Times are changing. Things like page transitions will still exist but involve more of the elements on each page. You'll begin choreographing. In the next few years consideration for motion will be required to be a good citizen of your desktop/mobile/wearable/auto/couch platform. It will be an expected part of the design process just like people will begin to expect this level of activity and character in software.

One of the popular questions at Google I/O design sessions was how designers should go about incorporating motion into their design process. Googlers mentioned that they personally use After Effects but mainly only for microtransitions, things like loaders and icons transforming. The also mentioned their own Polymer web framework that includes the new Material Design UI components.
In short — there was no good answer. There's a huge opportunity here for new tools to cater to budding new choreographers.

Polymer can help with choreography by including things like animating along a path and some affordances for sequencing animations but the components are only great if you're using the material design components exactly as they are and don't need any customization.

I have been using Framer.js on an almost daily basis to build interactive prototypes of my designs. It's basically a JavaScript animation framework and can take some time to get up to speed if you're not comfortable with JavaScript. However, unlike other tools anything you learn about JavaScript while using Framer is applicable for web development in general.

Framer is exceptional at testing out small bits of interaction or linking together several pages of a flow. But as a next generation tool with more needs for managing choreography, keeping track of state, and working with draggable and scrollable elements, you incur significant overhead for managing your code. I found myself creating views to manage other views, much like I used to do with complex pages when I was building Backbone.js apps, but I digress...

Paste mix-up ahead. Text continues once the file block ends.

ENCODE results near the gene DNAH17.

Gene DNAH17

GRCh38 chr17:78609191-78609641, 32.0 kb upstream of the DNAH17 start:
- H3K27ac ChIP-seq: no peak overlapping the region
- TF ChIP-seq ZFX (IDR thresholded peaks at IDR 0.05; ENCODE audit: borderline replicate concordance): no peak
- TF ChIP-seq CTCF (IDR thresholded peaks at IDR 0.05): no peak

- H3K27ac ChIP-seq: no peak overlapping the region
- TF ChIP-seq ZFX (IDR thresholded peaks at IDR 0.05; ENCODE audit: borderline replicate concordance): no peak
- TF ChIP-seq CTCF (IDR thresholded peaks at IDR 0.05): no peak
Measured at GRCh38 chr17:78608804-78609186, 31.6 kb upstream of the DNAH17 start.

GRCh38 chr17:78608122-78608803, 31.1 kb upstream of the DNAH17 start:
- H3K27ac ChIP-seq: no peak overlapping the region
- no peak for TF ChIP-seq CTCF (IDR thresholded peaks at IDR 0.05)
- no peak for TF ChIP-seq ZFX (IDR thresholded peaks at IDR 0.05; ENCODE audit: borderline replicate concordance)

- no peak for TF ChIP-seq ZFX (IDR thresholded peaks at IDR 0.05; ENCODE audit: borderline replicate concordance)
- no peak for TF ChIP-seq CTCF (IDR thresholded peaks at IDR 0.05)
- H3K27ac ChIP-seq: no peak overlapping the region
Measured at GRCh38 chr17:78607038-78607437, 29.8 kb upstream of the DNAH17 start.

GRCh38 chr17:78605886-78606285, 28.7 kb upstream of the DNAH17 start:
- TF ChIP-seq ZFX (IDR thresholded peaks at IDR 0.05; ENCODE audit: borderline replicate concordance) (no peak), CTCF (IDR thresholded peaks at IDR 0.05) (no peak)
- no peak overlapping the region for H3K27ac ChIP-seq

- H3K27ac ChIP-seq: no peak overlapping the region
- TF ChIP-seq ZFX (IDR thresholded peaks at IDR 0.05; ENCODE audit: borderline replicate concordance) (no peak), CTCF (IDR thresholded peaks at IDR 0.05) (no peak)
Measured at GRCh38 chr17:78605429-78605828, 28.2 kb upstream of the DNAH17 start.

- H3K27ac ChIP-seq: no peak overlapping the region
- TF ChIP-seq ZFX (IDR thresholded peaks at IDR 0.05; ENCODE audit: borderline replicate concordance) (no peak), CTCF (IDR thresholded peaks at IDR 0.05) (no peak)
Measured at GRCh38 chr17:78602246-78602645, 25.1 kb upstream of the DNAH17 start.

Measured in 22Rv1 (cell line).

There are more WYSIWYG tools like Pixate, which lets you use a drag-and-drop web app to create your prototypes, then view live on your device. But without a preview mechanism on the web this seems to slow development down with constantly having to publish to the device.

I'm still waiting on the right tool for this new mix of motion and interactive prototyping. Building your design also makes you think about how it should be built and the constraints of the design; things you might have only run into later when it was actually being developed. And of course one thing's for sure: putting a real prototype in front of your team is the best form of communication. No more explaining your design to others by trying to talk through it .. "then you tap this, and this happens and that loads, then you slide this.."

What are you trying to say Stammy

It’s a great time to be a designer. We have never had so many capable platforms to develop on, nor as many ways to use our products and on so many new categories of devices.
The more designers we have thinking about motion the more we'll have a need for great design tools and the better design tools we have, the easier it will become to build our designs as intended. And with that we'll have more delightful and easier-to-use products that set their users up for success so they can solve the problems you set out to solve for them.
To design is to communicate clearly by whatever means you can control or master.
Milton Glaser

Friday, July 11, 2014

Toby Kebbell performance as Koba, Dawn of the Planet of the Apes

MindRDR Is A Google Glass App You Control With Your Thoughts

more from slashdot:

A London based company, This Place, is launching a new app "MindRDR" for providing one more way for controlling Google Glass. It will allow the users to control the Google Glass with their thoughts. This MindRDR application bridges the Neurosky EEG biosensor and Google Glass. It allows users to take photos and share them on Twitter and Facebook by simply using brainwaves alone. This Place has put the code of this app on GitHub for others to use it and expand on it.